Year : 2015  |  Volume : 8  |  Issue : 2  |  Page : 166-172

A comparative study of prophylactic intravenous granisetron, ondansetron, and ephedrine in attenuating hypotension and its effect on motor and sensory block in elective cesarean section under spinal anesthesia

Department of Anesthesia, Faculty of Medicine, El-Minia University, Minia, Egypt

Correspondence Address:
Omyma Sh M Khalifa
Department of Anesthesia, Faculty of Medicine, Minia University Hospital, El-Minia University, 190 El- Horria Street, Minia City 61511
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Source of Support: None, Conflict of Interest: None

DOI: 10.4103/1687-7934.156667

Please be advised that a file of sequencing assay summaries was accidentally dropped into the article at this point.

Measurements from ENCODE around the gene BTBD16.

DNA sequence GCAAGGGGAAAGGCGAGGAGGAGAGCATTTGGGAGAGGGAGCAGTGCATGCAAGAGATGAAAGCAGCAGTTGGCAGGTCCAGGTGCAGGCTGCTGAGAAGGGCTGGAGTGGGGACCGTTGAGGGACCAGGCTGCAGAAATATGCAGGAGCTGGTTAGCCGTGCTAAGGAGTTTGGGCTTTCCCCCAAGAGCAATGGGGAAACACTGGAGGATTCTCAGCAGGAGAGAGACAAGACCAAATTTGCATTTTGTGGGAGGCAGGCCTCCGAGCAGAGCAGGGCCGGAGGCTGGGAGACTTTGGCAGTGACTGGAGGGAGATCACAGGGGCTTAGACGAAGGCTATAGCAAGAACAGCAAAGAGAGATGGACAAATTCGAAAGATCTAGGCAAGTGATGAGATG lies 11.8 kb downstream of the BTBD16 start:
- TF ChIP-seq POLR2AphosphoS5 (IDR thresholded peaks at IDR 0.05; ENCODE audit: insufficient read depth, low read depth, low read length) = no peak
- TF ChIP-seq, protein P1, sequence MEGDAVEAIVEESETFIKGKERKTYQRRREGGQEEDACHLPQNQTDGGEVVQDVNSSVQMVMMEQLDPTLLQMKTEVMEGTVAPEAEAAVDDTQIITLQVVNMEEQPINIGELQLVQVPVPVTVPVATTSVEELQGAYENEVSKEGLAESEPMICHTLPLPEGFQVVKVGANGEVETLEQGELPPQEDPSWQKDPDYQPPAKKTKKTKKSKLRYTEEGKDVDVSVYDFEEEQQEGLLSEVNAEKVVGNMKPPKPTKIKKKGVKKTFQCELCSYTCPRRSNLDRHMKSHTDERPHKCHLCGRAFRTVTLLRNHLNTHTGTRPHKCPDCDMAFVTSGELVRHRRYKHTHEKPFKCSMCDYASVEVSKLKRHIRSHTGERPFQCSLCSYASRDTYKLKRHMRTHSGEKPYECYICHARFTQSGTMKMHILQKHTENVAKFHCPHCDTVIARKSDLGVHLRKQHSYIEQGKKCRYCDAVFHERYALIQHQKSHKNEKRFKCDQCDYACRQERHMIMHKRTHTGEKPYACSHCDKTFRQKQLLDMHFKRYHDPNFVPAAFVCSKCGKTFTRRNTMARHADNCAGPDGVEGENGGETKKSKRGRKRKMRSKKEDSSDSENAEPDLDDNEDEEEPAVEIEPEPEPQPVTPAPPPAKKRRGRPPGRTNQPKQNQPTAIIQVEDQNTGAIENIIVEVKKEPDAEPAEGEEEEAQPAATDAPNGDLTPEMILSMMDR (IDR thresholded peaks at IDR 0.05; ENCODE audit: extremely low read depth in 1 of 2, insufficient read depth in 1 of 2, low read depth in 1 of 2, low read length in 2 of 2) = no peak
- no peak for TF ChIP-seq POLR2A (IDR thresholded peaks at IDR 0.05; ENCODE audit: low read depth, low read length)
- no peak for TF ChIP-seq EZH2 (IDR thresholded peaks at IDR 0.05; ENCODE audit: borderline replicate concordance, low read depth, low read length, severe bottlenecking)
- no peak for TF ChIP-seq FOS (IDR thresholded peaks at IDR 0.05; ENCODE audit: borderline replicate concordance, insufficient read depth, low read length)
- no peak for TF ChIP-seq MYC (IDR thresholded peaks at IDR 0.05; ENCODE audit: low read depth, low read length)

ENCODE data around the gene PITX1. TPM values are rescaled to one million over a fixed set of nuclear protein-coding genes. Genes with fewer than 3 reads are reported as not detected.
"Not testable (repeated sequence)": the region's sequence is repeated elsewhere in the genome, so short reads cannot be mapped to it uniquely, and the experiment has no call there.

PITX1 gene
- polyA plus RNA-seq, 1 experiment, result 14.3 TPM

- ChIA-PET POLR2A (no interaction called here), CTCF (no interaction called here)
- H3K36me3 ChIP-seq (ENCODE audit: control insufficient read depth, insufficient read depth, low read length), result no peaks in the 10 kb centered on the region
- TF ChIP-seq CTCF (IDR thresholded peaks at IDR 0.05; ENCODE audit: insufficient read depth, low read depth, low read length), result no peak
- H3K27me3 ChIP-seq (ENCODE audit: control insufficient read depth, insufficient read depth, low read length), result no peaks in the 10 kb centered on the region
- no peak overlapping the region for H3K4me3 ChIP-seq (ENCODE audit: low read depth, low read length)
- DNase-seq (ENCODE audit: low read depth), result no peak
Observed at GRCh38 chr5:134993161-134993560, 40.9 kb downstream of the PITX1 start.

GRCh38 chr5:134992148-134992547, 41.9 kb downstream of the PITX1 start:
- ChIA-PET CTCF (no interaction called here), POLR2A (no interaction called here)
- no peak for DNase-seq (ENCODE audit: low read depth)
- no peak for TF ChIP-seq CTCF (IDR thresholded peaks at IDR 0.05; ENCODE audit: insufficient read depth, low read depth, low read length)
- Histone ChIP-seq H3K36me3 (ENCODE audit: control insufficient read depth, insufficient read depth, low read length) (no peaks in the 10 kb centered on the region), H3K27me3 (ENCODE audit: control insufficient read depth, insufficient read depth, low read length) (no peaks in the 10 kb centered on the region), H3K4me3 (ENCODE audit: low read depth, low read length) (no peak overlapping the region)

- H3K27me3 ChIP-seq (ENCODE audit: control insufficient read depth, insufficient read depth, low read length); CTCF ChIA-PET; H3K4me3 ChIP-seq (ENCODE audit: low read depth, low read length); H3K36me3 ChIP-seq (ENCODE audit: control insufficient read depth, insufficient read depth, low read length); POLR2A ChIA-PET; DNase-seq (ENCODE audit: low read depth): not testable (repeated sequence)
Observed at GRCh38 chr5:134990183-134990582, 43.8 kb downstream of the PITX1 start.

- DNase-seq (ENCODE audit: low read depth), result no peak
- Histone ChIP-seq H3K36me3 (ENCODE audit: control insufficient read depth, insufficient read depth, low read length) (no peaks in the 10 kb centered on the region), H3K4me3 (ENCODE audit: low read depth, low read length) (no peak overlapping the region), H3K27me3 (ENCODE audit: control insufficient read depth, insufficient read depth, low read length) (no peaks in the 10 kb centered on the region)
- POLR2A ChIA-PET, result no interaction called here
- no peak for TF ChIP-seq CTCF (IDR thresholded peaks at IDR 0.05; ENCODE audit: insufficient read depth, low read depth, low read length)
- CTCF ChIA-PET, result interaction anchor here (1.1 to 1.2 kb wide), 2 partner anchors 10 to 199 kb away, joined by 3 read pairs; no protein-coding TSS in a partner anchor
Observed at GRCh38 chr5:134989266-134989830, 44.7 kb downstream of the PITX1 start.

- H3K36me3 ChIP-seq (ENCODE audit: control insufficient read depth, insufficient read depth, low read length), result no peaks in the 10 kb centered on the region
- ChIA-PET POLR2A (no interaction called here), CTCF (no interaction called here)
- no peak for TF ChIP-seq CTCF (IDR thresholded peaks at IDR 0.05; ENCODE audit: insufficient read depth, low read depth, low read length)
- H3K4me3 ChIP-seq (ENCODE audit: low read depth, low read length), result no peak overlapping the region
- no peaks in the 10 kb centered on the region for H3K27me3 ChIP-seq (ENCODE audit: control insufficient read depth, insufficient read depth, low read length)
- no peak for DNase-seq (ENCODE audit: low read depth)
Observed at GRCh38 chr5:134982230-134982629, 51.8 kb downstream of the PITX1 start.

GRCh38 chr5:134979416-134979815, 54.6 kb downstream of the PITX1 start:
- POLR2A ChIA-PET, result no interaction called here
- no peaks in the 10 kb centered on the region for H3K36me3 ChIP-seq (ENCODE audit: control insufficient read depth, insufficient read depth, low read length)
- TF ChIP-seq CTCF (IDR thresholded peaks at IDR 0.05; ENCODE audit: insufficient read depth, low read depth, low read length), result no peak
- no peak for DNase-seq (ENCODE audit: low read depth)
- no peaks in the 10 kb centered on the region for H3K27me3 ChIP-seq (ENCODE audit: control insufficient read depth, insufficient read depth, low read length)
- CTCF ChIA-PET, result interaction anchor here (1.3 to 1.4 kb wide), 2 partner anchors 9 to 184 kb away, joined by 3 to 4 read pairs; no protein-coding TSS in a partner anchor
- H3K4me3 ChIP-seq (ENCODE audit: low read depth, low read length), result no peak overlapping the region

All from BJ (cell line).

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Context Although spinal anesthesia avoids the risks involved in managing the airway of the parturient, an undesired side effect often seen is hypotension. Prophylactic intravenous (i.v.) administration of vasopressors such as ephedrine or of serotonin receptor antagonists such as granisetron and ondansetron has been used to overcome this problem. Aims The aim of the study was to compare granisetron and ondansetron with the traditionally used vasopressor 'ephedrine' in reducing hypotension following spinal anesthesia and their effect on sensory and motor blockade in parturients undergoing cesarean section. Settings and design This study was designed as a randomized, prospective, double-blind, placebo-controlled trial. Materials and methods Eighty parturients of ASA I or II grade, aged 2040 years, scheduled for elective cesarean section were randomly allocated into four equal groups (G, O, E, and C). 'Group G' received 1 mg i.v. granisetron, 'group O' received 4 mg i.v. ondansetron, 'group E' received 10 mg i.v. ephedrine, and 'group C' received 10 ml normal saline. All of the studied drugs were diluted in 10 ml normal saline and administered over a period of 1-5 min before induction of spinal anesthesia. Mean arterial blood pressure, heart rate, sensory and motor blockade, nausea, shivering, bradycardia and vasopressor need were assessed. Results The reduction in mean arterial pressure was significantly lower in the therapeutic groups, with the best results recorded in the O group and nearly comparable results in G and E groups. Heart rate was statistically different only at 10 and 15 min. No significant difference was seen in motor block or in the incidence of bradycardia. Significantly faster recovery of sensation was detected in the G group. Groups G, O, and E had significantly less vasopressor need and lower incidence of nausea. Conclusion In the cesarean section, prophylactic use of i.v. granisetron, ondansetron, or ephedrine reduced the severity of spinal-induced hypotension, nausea, and vasopressor need, but faster recovery of sensory block was noticed with granisetron.

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